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How to invest like a professional

By King Kaka | Published Wed, May 9th 2018 at 11:53, Updated May 9th 2018 at 11:57 GMT +3
Compass pointing to investment. (Photo courtesy)

Sometime last year, I decided to go back to school. Money school.

I remember my mum asking if I’d find the time for it. But in life, prioritising is everything, and I was at a point in my life where I needed to learn more about investment options and find a tailor-made solution for my money.

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We’ve heard stories of friends, family members or famous individuals who were flush with cash at some point in their lives, but they’re now languishing in poverty.

Managing money matters to all of us. The questions you need to ask yourself are: what percentage of your income goes to savings? How much have you saved? With these savings, what are your intentions? How long can you last on the savings alone? If your main source of income were to fail today, would you go back to the struggle or confidently take up a new venture?

Simple exercise

Now a simple exercise. Take a piece of paper and answer each and every question that I just listed above.

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This then takes us to the main question: where do I invest?

Just before I went to money school, I have to admit I had priorities all over the place.

So many people I meet ask me how and where it’s best to invest. Remember, everything you do in business has to have an interest aspect. If you love soccer, you’ll find it’s much easier to invest in something around it.

In the long run though, you’ll still need to learn about the figures and the breakdowns on making money.

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Remember the pyramid schemes that almost all Kenyans jumped on board of? Few people understood the profit mechanism, so the scheme failed and took with it Kenyans’ cash.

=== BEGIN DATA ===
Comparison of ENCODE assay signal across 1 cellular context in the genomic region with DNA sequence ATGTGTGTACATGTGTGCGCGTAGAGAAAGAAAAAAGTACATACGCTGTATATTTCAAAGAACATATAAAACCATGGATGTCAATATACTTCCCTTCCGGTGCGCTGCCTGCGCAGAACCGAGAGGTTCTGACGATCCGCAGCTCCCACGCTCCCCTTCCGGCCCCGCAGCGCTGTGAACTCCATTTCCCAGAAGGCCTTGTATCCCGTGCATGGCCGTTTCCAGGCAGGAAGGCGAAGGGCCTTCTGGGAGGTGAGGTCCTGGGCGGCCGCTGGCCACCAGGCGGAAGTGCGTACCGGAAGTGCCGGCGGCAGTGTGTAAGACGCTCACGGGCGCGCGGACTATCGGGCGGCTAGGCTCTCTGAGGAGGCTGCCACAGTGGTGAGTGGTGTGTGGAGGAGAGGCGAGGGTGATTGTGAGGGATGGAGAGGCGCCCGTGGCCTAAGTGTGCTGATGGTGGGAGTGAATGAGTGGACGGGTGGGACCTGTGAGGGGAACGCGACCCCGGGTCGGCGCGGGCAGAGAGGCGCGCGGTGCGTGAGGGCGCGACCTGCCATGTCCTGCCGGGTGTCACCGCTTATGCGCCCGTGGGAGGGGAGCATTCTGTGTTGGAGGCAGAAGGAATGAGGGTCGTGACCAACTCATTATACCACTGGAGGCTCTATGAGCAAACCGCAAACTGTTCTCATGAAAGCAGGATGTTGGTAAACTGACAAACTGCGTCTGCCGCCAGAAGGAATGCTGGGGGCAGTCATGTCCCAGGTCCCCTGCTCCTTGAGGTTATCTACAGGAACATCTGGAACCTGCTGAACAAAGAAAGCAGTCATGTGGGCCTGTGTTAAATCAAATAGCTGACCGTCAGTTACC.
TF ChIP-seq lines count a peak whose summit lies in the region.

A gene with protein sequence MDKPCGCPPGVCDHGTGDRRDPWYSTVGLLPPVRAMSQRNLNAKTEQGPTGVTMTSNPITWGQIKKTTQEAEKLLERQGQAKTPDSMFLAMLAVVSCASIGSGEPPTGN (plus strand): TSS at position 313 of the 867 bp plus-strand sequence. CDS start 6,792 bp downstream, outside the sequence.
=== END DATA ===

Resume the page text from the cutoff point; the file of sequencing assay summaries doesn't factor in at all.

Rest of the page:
So, on that note, let me give you a couple of investment pointers.

1. Read, read, read

You want to earn more? Then you’ve got to learn more. Research is everything when you want to invest. Remember, this is your hard-earned money, so it’s only right that you know what you’re doing when you offload it.

I was not the best at reading books, but when you’re learning about money, you have no option but to read. I started with business journals, and then moved to websites and books.

My first book was The Richest Man in Babylon, which was followed by The Intelligent Investor. Make Google your friend – it will recommend some really good books.

2. Start early

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Start investing as early as possible. I learnt the art of investment from my mother who used to run a small business. She always saved money so that she could invest in other areas in case the City Council decided to demolish her fruits stall. She needed a back-up plan.

The value in early investment is that you’ll learn the tricks of the trade, and make your mistakes when you don’t have too much on the line.

Further, if you feel there’s no return on investment, then you have the time to move your eggs to a different basket.   

3. Pay yourself

You need money to invest. But in as much as we’re having the investment talk, don’t live a life of struggle just because you’ve put everything you have into the stock exchange.

Remember, what you put into investment should be just a percentage of what you make. And I can attest to this.

I was working really hard to invest, and in the process, I failed to consider my day-to-day needs. There was a time I had an emergency and I couldn’t get a hold of my money. So after this, I set up a savings plan that I could easily access, and one that had long-term impact and a return.

Most of us live hand-to-mouth, but if we got keen about our spending habits, we’d find something to save.

4. Keep it real

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Don’t be hasty about getting returns. One of the things that discourages first-time investors is the question: when will I get my money back?

We also often make bad decisions because we’re after quick money. Start small and as your confidence levels increase, you’ll grow your investments. Higher risks yield higher returns.

Anyway, the space I have won’t let me give you all the tips I have to share. I may do a part two next week.

But the bottom line is that your lifestyle really plays a huge role in your investment plans. It requires a lot of sacrifice, but it’s worth it to secure our future and our children’s future as well.

The writer is an award-winning artiste and entrepreneur.


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